UK Tier 1 visa categories are under scrutiny after a surprise announcement on 6 December 2018 stated that the Tier 1 Investor route would be suspended. It was said that this route would no longer be open for applications, from 7 December 2018, and that new rules will be put in place sometime in 2019. The UK wants to crack-down on organised crime abusing the system for citizenship and encourage immigrants who will contribute to the economy.
The Tier 1 (Investor) Visa: is it suspended?
Since releasing the alarming statement that the Investor route would be suspended with near immediate effect, the Home Office has done a 180-degree turn and reported that “The Tier 1 (Investor) visa is not currently suspended. However, the government remains committed to reforming the route. A further announcement will be made in due course. Any suspension would be implemented through changes to the immigration rules.”
Meet the new Tier 1 visa routes
A new innovator route is set to replace the Tier 1 (Entrepreneur) route in a bid to create jobs and drive economic growth. There are currently few details on this new category. In the Statement of Changes, UK immigration minister Catherine Nokes referred to how this revision would complement the new Start-up visa route, which was announced in June 2018.
The most welcome change that we know about is that the assessment of a business plan will be done by a “business sponsor” and not a Home Office caseworker. In the past, these caseworkers – often with limited business knowledge - have misunderstood applicants’ business plans and denied applications.
More emphasis on innovative business
When interviewing applicants for the Tier 1 visa, caseworkers have relied on scripts for the Genuine Entrepreneur Test. This approach has been scrutinised and led to questions around whether Home Office caseworkers are best suited to predict the success or failure of a business. It made it difficult for applicants who wanted to pursue an opportunity in an area that’s new to the market. Business sponsors will assess business ideas on “innovation, viability and scalability”. You will need to show that your business idea is viable and that you have the relevant qualifications and experience to make it a success.
These new visa routes are likely to create opportunities in the UK for foreign entrepreneurs. Currently, only 52% of applications are successful, and in the light of Brexit, it seems inconceivable that the UK Government would introduce a scheme which would limit new business ideas and investment from overseas. We have high hopes that the new schemes will have a higher take-up rate than the previous.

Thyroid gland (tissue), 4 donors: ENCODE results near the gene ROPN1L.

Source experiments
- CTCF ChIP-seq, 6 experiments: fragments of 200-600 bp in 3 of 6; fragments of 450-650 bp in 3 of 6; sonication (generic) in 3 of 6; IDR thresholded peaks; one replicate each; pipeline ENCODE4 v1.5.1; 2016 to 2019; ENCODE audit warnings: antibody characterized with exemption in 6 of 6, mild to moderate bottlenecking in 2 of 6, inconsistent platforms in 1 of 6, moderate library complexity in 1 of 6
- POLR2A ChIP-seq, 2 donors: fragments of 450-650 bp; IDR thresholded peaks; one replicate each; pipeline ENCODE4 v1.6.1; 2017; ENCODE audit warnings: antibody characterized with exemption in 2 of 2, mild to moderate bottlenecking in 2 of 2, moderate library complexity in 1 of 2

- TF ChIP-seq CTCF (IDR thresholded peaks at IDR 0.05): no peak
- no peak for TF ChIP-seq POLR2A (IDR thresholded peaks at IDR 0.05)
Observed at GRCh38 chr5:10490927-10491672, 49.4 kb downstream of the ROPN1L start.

When will the changes to the entrepreneur category come into effect?
No date of implementation has been announced. However, Nokes’ Statement of Changes does refer to spring 2019. We, therefore, encourage applicants who still want to apply under the Tier 1 entrepreneur route to contact us without delay.
What about those already in the UK on entrepreneur visas?
When a category closes, there’s commonly a period where people who have already entered can extend their stay or apply for indefinite leave to remain (ILR). For example, the Tier 1 (General) route was closed to new applicants in 2011 and closed for extensions in 2015 but only closed for ILR applicants in 2018.
Individuals already in the category, or whose applications were still in process when the route was closed, were given seven years to complete the five-year period necessary to obtain ILR. It’s likely that similar provisions will be in place for the entrepreneur route.
I was planning to make an application, what should I do now?
With so little information, it’s impossible to advise as to the best route for you in the future. If you currently meet the requirements for the entrepreneur visa, then we recommend you get your application in as soon as possible.
We’ve been helping people emigrate and start life in the UK for over 20 years. Get in touch with our experienced advisors if you’re looking to prepare your application before the category closes. You can contact us via email on firstname.lastname@example.org or give us a call on +44 (0) 20 7759 5330.
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